2015 counted a total of 599.585 donors supporting Donation-based Crowdfunding, growing +67 percent comparing with 2014, with single donation amount of 57 yuan. The average number of donors per project is 687 persons. 78 percent of the projects have from 0-500 participants.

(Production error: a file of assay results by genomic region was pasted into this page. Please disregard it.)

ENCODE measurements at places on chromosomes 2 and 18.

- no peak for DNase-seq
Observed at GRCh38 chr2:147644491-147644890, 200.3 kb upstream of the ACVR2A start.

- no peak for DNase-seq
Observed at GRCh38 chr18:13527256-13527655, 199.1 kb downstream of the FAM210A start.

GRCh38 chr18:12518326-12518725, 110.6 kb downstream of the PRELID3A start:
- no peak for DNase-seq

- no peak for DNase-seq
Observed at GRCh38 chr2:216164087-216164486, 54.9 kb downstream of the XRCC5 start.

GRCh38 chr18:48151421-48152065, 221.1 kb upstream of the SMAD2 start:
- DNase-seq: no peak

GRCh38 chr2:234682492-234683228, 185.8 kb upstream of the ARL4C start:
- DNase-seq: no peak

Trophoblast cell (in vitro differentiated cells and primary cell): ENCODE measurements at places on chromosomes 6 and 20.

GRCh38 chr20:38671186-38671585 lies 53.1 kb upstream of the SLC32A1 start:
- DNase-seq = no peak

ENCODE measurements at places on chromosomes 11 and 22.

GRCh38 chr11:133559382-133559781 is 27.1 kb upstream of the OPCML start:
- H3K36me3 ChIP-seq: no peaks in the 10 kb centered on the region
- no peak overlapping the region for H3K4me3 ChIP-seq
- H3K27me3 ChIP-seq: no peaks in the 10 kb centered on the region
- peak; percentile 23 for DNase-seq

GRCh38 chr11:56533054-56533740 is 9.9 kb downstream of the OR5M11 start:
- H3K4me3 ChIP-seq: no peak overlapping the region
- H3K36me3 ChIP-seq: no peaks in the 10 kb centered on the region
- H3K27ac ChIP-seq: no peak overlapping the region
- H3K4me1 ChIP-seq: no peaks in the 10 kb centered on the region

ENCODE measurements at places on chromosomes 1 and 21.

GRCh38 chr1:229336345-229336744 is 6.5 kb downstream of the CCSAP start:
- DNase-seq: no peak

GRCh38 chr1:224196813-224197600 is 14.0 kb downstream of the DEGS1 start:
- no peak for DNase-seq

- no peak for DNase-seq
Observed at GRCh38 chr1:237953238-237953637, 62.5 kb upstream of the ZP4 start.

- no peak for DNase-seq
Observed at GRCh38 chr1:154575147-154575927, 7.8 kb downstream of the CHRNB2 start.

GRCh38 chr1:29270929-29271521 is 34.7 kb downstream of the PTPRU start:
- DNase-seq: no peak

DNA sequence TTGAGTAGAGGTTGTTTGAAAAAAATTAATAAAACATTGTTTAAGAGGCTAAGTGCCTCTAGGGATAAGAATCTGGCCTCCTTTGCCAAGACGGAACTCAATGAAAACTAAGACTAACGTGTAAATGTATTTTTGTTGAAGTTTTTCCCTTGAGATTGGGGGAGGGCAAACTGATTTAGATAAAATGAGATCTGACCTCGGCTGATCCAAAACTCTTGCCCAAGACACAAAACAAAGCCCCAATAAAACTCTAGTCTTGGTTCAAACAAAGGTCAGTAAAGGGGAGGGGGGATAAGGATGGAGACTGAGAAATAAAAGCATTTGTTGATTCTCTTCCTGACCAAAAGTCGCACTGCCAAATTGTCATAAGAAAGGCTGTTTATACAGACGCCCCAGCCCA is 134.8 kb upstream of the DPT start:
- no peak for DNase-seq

There has been a lot of participation and interest from the donors ever since the start: people happen to be very active on the platforms, attracting up to 355 hot debates (JD Crowdfunding). The reward is thought to attract donors and to involve them in the matter and the management of the project in some special cases. The reviewers of the project can become some sort of ambassadors of the campaign and promote it. Numbers show us that the some donors often exceed even 10 times the minimum required donation amount. Donation-based crowdfunding is a kind of investment, but investors do not get actual profit or interest, instead they help the creation of social value, social influence. The strength of these projects is not measured like money value but instead in a sense of accomplishment and spiritual satisfaction. Crowdfunding can bring entrepreneurs / innovators and public investors together to jointly promote social change and have an impact. Through the analysis of data and case studies, we found that compared to traditional donations, Crowdfunding’s unique values can be summed up in four aspects: (1) Market validation – thanks to the “all-or-nothing” model, only successful campaigns enter the market. The total number of platforms increased the number of online projects in 2015 to a maximum number of about 1300 “all-in or nothing” projects, of which more than 600 completed fundraising therefore resulting as successful for an average annual project success rate of about 45 percent. Donation-based crowdfunding projects might prefer them to be “small but effective” but even with a few million fund-raising, their policy is to promote and maintain the project intact although supporters’ debates. In the public eye, whether it attracted interest/validity or not, has been completed or not, has been promoted or not, approved from the public or not, profited or not, project exposure actually brings benefit to its topic. In fact the positive side is there is a feedback from the public who can make their own judgment and decide whether to support or not, independently from all these questions. (2) The goal to penetrate people’s hearts and make them feel responsible – There are two ways to breach in people’s heart or interest: choosing the right and most appropriate name in order to highlight and raise awareness of the social issues, and profit that can give the benefits of a product, to attract regular investors. (3) To emphasize belonging concept – This can be done by turning the consumer into an investor, sharing the same stake in the project, an investor would have in some equity, caring for its outcome and development. (4) Creating cross-border cooperation – Creating a group of persons with similar interests. This “help” does not come from professionals of the sector like NGOs or Charities, but uploading the projects on these platforms would be more effective, in providing concrete solutions to problems. Also, the platform would help a lot the diffusion of the project and attract participation. Making some projections this will become a more standardized service that will become more reliable and stable from the investors’ POV. Crowdfunding will become more professional with more social enterprises. The cost-effective ratio will improve and the rewards will become more important. Charity Law and a higher quality of the Crowdfunding platforms will address more professional investors in order to achieve a better overall service. Donors will be more organized and likely to form groups for supporting projects, reaching more resources.